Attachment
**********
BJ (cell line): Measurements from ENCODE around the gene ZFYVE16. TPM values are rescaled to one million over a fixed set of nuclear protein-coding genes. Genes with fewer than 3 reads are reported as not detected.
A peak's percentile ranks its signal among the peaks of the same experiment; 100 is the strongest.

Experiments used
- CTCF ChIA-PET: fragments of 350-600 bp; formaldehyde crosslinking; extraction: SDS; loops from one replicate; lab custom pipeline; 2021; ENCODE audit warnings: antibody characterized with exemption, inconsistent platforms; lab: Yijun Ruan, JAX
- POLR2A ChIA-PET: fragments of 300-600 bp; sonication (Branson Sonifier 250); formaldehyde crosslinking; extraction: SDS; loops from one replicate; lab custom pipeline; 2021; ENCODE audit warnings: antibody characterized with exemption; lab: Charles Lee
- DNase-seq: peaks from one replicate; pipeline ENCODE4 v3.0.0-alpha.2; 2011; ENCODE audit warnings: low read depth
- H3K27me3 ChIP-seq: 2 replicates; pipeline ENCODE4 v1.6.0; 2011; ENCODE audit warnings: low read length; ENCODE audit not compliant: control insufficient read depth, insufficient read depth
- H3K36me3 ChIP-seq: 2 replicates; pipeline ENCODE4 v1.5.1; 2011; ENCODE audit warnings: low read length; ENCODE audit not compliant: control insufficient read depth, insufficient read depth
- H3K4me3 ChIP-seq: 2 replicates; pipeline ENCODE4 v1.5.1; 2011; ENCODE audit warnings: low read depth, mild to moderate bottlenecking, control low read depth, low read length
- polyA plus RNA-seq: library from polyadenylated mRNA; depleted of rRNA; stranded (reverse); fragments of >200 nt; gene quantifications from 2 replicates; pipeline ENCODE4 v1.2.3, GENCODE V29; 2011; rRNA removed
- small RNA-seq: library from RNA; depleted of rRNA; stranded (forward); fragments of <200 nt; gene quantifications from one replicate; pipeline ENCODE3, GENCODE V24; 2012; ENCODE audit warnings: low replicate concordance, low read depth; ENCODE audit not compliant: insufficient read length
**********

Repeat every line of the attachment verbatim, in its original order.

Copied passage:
BJ (cell line): Measurements from ENCODE around the gene ZFYVE16. TPM values are rescaled to one million over a fixed set of nuclear protein-coding genes. Genes with fewer than 3 reads are reported as not detected.
A peak's percentile ranks its signal among the peaks of the same experiment; 100 is the strongest.

Experiments used
- CTCF ChIA-PET: fragments of 350-600 bp; formaldehyde crosslinking; extraction: SDS; loops from one replicate; lab custom pipeline; 2021; ENCODE audit warnings: antibody characterized with exemption, inconsistent platforms; lab: Yijun Ruan, JAX
- POLR2A ChIA-PET: fragments of 300-600 bp; sonication (Branson Sonifier 250); formaldehyde crosslinking; extraction: SDS; loops from one replicate; lab custom pipeline; 2021; ENCODE audit warnings: antibody characterized with exemption; lab: Charles Lee
- DNase-seq: peaks from one replicate; pipeline ENCODE4 v3.0.0-alpha.2; 2011; ENCODE audit warnings: low read depth
- H3K27me3 ChIP-seq: 2 replicates; pipeline ENCODE4 v1.6.0; 2011; ENCODE audit warnings: low read length; ENCODE audit not compliant: control insufficient read depth, insufficient read depth
- H3K36me3 ChIP-seq: 2 replicates; pipeline ENCODE4 v1.5.1; 2011; ENCODE audit warnings: low read length; ENCODE audit not compliant: control insufficient read depth, insufficient read depth
- H3K4me3 ChIP-seq: 2 replicates; pipeline ENCODE4 v1.5.1; 2011; ENCODE audit warnings: low read depth, mild to moderate bottlenecking, control low read depth, low read length
- polyA plus RNA-seq: library from polyadenylated mRNA; depleted of rRNA; stranded (reverse); fragments of >200 nt; gene quantifications from 2 replicates; pipeline ENCODE4 v1.2.3, GENCODE V29; 2011; rRNA removed
- small RNA-seq: library from RNA; depleted of rRNA; stranded (forward); fragments of <200 nt; gene quantifications from one replicate; pipeline ENCODE3, GENCODE V24; 2012; ENCODE audit warnings: low replicate concordance, low read depth; ENCODE audit not compliant: insufficient read length